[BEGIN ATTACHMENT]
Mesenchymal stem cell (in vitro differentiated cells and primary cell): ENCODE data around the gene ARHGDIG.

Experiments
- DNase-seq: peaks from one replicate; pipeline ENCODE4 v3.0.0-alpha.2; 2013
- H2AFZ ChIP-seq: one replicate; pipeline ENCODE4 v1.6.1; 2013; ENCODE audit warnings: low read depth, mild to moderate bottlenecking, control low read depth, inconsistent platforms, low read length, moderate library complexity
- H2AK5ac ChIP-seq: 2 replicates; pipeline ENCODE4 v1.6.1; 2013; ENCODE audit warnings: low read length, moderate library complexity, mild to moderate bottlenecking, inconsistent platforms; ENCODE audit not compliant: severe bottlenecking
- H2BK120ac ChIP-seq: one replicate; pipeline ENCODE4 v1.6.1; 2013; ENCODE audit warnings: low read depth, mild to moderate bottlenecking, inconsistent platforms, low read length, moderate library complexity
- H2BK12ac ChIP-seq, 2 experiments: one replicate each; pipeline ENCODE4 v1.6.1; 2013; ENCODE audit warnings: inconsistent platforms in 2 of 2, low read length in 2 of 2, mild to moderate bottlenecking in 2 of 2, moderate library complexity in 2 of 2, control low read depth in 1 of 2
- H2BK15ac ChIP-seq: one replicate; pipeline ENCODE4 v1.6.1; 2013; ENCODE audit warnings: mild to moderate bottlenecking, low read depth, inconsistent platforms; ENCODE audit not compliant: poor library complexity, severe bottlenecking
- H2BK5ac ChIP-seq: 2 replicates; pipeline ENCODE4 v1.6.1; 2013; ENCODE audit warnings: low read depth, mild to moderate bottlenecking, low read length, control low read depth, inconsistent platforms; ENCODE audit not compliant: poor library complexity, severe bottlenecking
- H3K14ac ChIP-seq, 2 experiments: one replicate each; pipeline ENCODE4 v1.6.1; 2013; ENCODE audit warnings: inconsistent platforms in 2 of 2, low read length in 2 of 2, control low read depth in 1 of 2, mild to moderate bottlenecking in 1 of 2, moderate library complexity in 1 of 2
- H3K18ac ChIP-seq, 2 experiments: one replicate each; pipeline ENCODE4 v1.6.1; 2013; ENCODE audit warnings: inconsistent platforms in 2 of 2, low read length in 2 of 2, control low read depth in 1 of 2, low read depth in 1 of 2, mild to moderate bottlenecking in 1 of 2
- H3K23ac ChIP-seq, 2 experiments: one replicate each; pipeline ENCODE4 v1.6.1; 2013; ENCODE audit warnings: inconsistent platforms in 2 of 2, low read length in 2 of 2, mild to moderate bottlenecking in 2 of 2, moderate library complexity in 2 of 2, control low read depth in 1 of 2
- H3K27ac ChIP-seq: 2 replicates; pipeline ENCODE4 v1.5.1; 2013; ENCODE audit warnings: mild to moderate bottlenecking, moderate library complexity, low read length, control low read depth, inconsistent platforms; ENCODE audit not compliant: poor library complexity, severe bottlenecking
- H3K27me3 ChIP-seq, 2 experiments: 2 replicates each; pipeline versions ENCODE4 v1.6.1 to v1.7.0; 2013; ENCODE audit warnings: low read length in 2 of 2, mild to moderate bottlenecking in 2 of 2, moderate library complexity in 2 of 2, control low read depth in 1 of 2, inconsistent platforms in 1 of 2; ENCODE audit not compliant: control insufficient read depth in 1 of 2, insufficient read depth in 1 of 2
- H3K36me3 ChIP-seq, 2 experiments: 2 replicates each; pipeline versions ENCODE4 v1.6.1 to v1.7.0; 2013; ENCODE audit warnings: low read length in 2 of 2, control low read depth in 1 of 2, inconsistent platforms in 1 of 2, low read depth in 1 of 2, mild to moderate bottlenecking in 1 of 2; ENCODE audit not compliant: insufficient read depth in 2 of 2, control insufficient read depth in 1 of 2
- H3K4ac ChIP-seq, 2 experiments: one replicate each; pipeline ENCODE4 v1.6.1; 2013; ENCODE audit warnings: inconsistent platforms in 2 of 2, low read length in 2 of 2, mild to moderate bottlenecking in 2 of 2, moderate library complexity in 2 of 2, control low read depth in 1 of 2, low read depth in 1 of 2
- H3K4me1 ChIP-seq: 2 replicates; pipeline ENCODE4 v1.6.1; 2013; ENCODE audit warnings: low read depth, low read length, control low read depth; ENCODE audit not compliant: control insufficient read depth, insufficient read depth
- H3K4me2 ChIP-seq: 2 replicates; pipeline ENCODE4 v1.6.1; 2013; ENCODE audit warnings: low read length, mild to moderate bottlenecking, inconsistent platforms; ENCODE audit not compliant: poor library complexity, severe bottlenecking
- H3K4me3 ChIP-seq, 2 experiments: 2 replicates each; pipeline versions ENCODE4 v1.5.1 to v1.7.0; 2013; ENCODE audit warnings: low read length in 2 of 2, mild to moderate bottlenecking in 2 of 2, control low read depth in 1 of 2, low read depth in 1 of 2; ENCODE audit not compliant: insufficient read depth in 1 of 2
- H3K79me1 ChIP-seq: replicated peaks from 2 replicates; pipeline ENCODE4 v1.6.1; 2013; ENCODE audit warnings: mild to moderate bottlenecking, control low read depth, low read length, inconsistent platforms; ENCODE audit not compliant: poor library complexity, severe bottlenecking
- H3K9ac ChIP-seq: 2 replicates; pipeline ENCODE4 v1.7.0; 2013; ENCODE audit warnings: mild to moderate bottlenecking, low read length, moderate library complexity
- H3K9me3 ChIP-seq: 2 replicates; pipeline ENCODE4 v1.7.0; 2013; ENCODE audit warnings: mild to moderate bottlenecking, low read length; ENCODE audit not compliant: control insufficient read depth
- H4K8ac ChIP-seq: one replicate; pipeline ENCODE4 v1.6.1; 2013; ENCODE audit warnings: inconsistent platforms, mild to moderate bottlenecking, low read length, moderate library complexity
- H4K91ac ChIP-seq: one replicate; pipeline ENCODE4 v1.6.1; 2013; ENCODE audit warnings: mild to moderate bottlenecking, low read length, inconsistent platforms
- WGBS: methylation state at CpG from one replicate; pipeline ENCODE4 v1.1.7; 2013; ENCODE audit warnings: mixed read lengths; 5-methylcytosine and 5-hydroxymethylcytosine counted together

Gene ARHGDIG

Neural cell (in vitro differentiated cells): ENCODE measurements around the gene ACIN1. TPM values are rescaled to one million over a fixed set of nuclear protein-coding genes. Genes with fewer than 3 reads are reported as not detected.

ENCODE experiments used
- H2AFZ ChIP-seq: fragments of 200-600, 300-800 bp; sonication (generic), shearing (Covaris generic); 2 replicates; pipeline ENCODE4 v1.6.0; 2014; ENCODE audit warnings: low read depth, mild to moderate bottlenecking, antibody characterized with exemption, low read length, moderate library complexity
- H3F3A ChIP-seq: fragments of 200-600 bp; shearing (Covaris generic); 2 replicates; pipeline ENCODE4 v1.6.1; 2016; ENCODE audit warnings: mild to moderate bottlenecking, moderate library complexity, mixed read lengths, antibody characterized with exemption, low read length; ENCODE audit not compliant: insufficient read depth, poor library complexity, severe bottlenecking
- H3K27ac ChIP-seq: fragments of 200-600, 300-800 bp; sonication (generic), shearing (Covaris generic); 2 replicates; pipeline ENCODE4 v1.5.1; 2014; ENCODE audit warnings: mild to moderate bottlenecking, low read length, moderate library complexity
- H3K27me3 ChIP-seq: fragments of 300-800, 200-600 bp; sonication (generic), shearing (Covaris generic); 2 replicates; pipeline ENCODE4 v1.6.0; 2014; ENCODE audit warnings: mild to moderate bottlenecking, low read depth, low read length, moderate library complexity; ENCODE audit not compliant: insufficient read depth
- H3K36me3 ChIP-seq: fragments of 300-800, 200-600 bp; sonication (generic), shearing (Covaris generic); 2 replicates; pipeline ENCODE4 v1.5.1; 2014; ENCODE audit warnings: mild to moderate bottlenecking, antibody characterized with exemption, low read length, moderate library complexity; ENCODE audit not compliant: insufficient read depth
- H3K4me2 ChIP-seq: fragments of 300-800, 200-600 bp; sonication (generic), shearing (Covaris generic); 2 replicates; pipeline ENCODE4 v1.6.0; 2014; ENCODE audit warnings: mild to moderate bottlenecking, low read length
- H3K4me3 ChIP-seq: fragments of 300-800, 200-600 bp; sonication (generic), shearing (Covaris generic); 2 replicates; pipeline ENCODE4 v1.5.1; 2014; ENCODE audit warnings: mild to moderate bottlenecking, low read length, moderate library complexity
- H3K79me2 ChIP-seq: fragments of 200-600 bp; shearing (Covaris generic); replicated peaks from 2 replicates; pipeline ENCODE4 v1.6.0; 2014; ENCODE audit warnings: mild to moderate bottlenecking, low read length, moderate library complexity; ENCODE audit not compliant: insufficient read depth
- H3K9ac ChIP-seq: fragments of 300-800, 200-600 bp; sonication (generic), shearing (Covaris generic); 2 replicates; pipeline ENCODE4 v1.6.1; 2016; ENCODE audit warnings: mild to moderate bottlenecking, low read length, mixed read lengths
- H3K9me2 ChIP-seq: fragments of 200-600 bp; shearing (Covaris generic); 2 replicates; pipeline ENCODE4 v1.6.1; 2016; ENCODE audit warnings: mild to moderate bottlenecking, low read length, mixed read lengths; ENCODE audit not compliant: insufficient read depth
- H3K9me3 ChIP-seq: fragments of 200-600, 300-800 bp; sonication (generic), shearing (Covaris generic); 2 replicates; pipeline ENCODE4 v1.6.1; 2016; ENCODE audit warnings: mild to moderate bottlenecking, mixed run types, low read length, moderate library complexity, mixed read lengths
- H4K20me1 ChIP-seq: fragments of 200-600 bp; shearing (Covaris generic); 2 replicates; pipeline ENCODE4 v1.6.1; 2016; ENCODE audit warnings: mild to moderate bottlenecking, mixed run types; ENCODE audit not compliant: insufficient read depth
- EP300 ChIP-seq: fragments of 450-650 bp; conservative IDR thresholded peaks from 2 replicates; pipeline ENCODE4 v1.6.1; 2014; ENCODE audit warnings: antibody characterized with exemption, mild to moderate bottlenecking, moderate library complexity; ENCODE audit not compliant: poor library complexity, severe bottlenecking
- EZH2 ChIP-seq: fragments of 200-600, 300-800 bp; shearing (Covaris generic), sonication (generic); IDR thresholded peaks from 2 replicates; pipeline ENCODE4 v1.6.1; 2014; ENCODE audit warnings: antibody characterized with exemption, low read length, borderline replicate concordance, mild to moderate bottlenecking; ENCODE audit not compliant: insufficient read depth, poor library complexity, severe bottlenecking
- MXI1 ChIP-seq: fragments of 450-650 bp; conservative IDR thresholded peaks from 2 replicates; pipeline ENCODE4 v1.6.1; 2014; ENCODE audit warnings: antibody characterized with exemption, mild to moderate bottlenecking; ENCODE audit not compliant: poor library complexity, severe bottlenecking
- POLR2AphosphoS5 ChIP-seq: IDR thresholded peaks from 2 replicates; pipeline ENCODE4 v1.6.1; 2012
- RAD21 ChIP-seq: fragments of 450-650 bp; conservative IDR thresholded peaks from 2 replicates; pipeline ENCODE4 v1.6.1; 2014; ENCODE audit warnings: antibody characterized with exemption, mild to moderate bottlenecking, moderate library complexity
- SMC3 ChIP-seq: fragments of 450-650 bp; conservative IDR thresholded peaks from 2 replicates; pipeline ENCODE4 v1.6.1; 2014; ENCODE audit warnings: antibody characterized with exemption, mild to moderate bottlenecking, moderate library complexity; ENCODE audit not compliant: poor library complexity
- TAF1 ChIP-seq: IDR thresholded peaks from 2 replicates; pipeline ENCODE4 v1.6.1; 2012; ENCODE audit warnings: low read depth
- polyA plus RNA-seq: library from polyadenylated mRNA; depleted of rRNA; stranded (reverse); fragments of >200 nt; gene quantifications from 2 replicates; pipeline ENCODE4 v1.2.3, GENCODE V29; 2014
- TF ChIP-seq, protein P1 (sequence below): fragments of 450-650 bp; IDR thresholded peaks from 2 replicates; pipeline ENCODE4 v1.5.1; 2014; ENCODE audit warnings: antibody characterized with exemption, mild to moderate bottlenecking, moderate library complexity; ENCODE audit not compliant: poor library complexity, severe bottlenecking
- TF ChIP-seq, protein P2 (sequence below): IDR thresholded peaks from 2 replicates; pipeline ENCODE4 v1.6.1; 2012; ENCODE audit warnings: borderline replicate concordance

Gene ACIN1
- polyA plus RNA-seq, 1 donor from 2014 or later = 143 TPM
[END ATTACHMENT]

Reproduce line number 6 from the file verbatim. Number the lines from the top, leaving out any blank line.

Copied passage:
- H2BK120ac ChIP-seq: one replicate; pipeline ENCODE4 v1.6.1; 2013; ENCODE audit warnings: low read depth, mild to moderate bottlenecking, inconsistent platforms, low read length, moderate library complexity